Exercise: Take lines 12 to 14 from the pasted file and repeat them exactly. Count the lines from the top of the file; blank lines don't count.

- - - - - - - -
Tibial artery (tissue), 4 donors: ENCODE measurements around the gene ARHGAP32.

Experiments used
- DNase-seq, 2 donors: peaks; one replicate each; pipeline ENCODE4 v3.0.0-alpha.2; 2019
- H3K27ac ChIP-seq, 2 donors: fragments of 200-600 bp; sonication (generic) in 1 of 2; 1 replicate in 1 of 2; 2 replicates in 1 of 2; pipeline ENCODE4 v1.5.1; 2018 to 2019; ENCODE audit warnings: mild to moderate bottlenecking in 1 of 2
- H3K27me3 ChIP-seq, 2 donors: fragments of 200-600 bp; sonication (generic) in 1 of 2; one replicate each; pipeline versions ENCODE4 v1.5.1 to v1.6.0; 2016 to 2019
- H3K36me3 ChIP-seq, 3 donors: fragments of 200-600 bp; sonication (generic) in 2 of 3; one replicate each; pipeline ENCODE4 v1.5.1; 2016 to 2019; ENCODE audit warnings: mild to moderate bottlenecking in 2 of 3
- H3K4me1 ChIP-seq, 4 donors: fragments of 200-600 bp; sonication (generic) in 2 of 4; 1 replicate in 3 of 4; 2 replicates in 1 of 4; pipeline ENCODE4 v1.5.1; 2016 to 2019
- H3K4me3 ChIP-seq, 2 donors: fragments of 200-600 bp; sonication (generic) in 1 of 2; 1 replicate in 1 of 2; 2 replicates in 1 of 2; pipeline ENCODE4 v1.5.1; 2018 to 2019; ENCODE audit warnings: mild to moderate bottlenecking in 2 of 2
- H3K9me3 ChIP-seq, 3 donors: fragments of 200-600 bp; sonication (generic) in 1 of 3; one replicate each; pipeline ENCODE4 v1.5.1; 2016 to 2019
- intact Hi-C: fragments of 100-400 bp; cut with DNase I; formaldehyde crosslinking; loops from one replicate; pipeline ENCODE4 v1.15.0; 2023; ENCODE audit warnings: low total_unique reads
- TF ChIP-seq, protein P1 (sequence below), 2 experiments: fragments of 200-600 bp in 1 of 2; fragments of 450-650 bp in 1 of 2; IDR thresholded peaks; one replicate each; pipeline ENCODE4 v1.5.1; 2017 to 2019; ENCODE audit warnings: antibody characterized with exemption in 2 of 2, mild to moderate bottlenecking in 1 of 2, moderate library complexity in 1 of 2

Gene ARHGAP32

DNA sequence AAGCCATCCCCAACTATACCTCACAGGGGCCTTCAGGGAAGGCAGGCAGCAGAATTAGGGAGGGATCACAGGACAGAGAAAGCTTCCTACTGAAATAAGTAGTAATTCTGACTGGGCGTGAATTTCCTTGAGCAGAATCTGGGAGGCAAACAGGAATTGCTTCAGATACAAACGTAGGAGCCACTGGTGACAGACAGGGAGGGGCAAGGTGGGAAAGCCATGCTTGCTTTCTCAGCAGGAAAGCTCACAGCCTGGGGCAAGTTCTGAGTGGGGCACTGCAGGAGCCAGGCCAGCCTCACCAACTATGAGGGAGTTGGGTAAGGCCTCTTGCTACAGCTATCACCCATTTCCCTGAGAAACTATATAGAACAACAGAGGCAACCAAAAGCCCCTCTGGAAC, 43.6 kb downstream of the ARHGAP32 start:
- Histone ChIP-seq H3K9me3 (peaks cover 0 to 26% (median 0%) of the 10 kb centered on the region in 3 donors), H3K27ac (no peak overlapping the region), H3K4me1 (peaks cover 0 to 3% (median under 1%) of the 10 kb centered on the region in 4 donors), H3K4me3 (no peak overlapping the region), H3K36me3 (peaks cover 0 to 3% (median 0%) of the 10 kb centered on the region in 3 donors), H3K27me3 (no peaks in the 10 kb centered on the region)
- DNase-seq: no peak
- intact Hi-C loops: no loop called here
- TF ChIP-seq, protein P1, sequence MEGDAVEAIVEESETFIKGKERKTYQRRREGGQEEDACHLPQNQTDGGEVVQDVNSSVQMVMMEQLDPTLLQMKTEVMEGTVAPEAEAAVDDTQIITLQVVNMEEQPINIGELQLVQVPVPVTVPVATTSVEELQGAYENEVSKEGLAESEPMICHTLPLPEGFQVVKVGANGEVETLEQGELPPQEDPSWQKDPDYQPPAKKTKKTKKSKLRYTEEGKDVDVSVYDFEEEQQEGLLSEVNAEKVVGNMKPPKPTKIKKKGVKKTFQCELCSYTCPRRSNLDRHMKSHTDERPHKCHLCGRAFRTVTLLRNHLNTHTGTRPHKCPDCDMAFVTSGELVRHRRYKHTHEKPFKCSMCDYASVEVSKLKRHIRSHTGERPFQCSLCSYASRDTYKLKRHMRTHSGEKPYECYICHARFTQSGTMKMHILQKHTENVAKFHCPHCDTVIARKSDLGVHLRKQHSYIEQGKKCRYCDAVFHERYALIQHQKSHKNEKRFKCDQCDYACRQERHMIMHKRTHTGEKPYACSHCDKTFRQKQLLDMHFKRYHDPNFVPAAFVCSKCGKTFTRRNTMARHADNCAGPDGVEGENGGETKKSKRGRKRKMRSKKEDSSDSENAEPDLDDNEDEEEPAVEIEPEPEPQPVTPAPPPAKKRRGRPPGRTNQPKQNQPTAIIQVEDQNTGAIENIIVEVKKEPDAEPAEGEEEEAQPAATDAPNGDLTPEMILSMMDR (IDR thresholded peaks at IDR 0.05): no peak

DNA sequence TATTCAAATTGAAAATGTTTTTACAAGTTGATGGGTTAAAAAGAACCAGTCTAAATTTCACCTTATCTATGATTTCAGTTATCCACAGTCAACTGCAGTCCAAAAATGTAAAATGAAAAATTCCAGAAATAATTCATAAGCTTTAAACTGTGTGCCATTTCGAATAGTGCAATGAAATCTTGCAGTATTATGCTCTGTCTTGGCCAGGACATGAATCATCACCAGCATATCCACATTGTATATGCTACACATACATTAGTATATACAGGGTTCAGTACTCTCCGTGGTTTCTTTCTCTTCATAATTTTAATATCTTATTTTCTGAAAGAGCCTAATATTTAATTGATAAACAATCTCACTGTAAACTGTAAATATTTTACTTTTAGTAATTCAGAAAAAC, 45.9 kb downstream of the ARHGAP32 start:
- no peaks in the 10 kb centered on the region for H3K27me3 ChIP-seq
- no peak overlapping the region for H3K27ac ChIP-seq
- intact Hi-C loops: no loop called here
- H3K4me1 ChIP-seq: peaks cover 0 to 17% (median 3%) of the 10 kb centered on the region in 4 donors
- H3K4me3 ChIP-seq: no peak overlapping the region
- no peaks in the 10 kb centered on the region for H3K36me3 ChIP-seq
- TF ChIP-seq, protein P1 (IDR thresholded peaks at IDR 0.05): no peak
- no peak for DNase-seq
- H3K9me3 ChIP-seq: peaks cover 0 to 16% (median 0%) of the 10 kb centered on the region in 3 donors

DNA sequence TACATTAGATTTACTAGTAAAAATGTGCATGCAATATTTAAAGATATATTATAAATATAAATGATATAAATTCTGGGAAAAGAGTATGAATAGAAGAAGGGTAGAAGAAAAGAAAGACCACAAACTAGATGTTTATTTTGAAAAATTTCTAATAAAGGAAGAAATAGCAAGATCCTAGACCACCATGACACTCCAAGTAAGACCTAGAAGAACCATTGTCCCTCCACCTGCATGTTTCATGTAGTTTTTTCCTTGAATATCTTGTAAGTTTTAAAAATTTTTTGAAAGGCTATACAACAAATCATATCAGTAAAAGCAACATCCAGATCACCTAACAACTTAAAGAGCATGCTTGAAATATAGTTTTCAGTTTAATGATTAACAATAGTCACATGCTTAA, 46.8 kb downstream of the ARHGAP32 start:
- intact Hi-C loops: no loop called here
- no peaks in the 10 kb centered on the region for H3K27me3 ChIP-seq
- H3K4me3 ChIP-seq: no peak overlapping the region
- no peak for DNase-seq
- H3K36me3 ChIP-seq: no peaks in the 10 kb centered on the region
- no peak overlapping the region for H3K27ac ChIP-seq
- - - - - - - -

Gene ARHGAP32

DNA sequence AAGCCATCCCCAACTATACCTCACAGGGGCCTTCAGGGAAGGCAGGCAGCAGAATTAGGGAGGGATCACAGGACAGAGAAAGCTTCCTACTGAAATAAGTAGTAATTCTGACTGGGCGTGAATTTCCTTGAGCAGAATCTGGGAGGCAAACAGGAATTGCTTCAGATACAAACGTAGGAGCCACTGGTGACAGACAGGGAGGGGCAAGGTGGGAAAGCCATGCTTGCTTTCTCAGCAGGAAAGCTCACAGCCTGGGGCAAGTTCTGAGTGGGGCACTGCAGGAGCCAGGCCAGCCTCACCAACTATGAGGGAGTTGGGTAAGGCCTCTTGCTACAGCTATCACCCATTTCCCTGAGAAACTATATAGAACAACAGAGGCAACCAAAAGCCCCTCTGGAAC, 43.6 kb downstream of the ARHGAP32 start:
- Histone ChIP-seq H3K9me3 (peaks cover 0 to 26% (median 0%) of the 10 kb centered on the region in 3 donors), H3K27ac (no peak overlapping the region), H3K4me1 (peaks cover 0 to 3% (median under 1%) of the 10 kb centered on the region in 4 donors), H3K4me3 (no peak overlapping the region), H3K36me3 (peaks cover 0 to 3% (median 0%) of the 10 kb centered on the region in 3 donors), H3K27me3 (no peaks in the 10 kb centered on the region)